Posts Tagged ‘indicator’

Money supply is basically the total amount of currency circulating in an economy at a specific time. It involves issued paper money, coins, and other liquid instruments such as funds on checking and savings accounts in the bank.

The value of Money supply is an important macroeconomic indicator because it may impact the economy through price level of goods and services, inflation, and the business cycle. The government or the central bank releases the information annually.

Analyst from both public and private sector carefully monitors it because of its possible effect on the economy. It is controlled through policies, born from careful analysis of economists, regarding interest rates and increase or decrease of the volume of money currently circulating the economy.

The increase of supply most probably lowers the interest rates thus attracting investments, generating jobs in the process, that would most probably land on the hands of the consumers. The more money in the hands of a consumer, the greater the urge to spend. Businesses would then react to this by increasing the rate of production which would walk hand-in-hand with the increase in the demand of labor.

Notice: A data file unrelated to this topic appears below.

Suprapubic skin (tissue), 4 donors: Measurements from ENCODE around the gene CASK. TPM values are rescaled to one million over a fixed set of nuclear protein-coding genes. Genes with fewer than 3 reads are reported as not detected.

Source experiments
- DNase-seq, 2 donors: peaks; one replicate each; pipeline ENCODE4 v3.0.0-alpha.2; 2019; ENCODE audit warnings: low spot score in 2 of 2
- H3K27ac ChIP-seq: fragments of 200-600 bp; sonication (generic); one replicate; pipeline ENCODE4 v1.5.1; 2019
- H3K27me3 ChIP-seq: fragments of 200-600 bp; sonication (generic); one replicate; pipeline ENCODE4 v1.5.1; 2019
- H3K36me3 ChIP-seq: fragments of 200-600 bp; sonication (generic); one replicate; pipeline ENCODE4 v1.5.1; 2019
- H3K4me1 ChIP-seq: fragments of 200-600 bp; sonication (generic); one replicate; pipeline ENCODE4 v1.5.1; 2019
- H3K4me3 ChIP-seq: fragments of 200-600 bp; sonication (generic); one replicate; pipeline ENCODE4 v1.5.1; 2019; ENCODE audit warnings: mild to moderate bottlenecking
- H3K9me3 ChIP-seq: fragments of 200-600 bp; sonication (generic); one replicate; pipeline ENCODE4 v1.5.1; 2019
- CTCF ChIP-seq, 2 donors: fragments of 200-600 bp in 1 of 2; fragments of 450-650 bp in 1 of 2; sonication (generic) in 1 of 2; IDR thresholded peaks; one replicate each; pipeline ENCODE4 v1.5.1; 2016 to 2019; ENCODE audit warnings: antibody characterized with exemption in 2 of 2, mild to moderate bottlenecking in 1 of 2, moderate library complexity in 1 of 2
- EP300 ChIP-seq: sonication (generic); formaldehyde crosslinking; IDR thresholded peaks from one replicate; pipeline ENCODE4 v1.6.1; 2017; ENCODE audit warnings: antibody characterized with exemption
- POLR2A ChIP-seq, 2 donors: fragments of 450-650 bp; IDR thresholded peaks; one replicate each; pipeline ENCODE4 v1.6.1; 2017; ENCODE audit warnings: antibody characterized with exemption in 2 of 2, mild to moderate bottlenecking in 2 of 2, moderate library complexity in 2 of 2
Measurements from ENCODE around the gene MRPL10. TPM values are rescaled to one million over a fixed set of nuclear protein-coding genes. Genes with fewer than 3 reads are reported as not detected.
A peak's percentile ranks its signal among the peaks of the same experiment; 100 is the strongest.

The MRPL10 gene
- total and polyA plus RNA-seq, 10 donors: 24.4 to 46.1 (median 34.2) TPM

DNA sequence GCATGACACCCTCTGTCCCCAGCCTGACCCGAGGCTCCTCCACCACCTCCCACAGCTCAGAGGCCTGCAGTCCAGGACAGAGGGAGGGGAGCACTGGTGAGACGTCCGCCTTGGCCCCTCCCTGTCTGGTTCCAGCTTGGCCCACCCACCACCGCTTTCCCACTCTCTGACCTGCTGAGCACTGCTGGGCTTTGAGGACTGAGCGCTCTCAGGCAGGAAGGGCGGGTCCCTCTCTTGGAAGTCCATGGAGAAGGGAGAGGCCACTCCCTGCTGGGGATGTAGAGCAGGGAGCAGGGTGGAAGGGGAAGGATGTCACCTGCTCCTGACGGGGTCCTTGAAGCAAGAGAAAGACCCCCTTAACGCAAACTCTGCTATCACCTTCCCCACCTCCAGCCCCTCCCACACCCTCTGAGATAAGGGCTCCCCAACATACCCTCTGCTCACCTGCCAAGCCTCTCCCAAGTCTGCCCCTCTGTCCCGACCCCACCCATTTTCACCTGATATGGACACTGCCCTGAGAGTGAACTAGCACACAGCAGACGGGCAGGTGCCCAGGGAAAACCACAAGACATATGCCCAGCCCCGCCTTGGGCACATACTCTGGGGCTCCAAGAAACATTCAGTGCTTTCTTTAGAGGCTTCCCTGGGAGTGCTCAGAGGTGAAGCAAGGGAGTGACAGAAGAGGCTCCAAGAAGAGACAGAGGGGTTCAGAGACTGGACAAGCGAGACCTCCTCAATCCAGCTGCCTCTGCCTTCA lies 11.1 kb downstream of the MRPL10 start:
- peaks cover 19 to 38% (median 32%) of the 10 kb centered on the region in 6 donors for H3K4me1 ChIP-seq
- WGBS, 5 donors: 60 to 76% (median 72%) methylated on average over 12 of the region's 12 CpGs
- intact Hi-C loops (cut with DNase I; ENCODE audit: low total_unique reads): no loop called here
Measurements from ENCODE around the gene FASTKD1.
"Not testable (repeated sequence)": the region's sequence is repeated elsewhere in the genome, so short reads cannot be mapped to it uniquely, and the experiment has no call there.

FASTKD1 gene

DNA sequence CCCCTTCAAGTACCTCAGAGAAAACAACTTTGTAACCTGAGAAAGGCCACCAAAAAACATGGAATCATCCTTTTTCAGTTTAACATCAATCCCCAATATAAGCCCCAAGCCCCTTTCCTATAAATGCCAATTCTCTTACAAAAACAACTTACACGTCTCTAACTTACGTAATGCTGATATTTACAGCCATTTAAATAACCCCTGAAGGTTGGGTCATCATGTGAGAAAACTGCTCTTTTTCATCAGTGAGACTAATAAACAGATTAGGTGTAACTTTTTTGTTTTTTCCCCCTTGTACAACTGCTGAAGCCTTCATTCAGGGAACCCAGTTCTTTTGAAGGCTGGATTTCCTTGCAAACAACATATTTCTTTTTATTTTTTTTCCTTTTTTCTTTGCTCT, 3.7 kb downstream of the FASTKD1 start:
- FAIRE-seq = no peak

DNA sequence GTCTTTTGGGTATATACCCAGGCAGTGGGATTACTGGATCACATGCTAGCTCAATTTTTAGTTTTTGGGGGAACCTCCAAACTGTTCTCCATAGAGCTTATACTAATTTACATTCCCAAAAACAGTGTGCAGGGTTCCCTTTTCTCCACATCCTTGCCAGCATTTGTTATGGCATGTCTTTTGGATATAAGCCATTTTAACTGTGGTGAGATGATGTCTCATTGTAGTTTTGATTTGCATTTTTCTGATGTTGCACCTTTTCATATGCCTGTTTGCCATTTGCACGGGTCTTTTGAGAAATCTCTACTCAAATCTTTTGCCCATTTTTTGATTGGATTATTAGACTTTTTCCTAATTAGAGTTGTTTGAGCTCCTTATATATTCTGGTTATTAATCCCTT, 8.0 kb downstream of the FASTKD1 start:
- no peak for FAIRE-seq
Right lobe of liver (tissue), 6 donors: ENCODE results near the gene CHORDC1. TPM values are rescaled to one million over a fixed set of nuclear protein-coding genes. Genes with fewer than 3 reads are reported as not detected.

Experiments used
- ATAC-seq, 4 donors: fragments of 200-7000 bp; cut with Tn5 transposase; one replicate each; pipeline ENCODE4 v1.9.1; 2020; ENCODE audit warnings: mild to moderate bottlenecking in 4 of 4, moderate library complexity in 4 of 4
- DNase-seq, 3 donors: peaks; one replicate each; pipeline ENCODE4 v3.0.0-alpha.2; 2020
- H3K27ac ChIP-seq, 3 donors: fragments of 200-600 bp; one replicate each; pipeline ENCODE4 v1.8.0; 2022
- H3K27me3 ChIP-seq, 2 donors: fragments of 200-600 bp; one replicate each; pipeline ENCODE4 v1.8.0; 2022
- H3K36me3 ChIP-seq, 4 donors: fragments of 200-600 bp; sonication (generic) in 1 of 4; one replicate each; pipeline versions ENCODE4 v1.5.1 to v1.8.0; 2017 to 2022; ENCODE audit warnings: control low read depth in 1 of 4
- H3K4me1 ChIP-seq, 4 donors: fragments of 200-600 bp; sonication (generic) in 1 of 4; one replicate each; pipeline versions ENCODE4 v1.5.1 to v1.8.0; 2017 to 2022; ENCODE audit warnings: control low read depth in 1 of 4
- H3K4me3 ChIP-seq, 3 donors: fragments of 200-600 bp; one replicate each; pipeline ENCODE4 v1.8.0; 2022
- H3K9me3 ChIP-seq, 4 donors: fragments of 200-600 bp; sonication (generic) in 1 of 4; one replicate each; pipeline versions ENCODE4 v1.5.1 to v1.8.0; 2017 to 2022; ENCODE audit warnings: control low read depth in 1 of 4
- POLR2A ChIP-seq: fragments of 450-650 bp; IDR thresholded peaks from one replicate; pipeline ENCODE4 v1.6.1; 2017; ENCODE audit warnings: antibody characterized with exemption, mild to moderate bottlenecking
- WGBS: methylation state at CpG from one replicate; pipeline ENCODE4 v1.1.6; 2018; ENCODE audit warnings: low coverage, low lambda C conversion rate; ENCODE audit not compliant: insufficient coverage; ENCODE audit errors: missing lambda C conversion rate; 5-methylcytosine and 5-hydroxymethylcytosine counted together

The types of money and its value on the Money supply are categorized in “M”s:

M0 – is the total cash resource circulating the country.

M1 – All the tangible money, such as coins and currency, and the most liquid resources such as demand deposit and traveler’s cheques. M0 + checkable deposits.

M2 – The combination of the previous type and all time-related deposits; savings deposits, and non-institutional money-market funds. M1 + time deposits ( less than $100,000) and other highly liquid savings.

M3 – The broadest measurement of the money. It includes M2 plus time deposits exceeding $100,000, institutional money-market funds, short-terms repurchase agreements, and other larger liquid assets. M2 + large time deposits and deposits above $100,000.

M4 – the sum of all the preceding types.

The degree of importance of these indicators vary from country to country. There are countries like the United States that pay more attention to M2 while M3 outweighs the other types in most European countries. The Great Britain gives more significance to M4.

Stephen Stevenson